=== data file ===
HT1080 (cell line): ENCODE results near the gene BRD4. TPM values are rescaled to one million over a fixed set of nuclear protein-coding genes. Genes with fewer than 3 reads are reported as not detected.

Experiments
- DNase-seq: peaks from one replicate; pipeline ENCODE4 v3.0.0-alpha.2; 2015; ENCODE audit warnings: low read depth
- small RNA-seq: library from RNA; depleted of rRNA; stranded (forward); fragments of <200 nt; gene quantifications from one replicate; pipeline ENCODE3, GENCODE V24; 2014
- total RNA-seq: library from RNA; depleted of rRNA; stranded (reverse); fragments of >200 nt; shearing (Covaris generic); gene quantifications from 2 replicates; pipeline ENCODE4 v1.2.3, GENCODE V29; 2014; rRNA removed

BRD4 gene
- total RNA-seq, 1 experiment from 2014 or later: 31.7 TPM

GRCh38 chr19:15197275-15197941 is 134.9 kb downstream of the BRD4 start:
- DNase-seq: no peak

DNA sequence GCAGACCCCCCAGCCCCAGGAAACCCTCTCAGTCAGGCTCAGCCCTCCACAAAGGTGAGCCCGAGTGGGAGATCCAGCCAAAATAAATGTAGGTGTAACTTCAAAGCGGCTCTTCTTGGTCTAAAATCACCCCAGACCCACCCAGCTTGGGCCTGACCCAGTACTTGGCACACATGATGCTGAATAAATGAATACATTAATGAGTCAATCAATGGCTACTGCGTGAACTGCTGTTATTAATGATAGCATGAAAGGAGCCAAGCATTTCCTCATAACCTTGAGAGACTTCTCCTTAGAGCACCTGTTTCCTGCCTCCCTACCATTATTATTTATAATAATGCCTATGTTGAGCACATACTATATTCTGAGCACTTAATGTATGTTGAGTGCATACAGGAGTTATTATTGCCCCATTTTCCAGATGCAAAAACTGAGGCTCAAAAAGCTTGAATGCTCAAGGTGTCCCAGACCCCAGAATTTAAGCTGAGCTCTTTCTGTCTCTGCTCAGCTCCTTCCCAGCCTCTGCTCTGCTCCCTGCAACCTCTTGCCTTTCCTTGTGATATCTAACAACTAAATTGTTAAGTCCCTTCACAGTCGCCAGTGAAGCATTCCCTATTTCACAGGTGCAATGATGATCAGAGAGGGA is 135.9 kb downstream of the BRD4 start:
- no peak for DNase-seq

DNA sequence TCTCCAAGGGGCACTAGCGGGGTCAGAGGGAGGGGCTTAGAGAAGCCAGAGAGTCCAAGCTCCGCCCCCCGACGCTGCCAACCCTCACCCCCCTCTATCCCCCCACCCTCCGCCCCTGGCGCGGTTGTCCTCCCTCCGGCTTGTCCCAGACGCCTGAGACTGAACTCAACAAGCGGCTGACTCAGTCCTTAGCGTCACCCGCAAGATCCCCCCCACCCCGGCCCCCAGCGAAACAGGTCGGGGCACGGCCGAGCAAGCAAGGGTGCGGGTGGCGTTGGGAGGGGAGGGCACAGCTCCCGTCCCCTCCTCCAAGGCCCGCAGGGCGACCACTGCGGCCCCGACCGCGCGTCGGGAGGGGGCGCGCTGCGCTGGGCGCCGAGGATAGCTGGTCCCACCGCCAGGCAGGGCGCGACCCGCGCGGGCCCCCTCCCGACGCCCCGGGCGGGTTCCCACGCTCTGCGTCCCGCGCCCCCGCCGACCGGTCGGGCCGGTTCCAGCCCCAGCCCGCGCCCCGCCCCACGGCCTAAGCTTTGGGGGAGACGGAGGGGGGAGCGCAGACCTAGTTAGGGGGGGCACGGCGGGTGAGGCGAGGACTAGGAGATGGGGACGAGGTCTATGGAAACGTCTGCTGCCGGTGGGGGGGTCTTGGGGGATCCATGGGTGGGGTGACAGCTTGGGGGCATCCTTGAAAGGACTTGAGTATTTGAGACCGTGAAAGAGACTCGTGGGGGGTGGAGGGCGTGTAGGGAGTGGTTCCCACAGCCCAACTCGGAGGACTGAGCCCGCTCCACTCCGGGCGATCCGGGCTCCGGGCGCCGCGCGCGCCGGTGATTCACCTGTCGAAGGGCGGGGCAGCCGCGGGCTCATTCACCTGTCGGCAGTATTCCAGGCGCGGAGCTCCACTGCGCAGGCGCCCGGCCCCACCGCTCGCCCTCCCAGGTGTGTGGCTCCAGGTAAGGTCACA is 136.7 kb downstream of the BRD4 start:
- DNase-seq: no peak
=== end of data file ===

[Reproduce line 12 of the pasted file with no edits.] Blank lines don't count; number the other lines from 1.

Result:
DNA sequence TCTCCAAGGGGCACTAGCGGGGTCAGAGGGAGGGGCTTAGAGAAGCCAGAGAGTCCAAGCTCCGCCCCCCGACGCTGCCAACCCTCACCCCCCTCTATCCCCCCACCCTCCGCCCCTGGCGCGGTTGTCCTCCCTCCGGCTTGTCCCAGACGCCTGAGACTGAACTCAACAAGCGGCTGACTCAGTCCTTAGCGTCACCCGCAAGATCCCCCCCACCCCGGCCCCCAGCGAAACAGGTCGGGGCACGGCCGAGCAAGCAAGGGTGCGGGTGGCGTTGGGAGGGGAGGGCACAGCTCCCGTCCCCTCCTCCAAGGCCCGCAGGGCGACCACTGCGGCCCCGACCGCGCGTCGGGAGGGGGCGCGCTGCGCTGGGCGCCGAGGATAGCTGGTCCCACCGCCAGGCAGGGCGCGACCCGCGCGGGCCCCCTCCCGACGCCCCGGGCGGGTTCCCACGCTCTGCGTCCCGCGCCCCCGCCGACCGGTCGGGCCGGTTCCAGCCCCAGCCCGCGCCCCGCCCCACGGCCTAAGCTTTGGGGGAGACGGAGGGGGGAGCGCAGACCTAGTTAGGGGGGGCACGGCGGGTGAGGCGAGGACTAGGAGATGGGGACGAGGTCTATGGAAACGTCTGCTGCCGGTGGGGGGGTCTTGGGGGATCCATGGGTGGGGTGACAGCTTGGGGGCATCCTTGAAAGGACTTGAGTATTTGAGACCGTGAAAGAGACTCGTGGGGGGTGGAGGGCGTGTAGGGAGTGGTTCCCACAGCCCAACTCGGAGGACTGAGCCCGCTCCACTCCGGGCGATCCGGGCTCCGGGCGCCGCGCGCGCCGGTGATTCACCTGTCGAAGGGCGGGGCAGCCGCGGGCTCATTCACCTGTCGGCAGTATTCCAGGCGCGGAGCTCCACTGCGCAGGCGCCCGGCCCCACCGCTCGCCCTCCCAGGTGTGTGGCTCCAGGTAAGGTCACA is 136.7 kb downstream of the BRD4 start: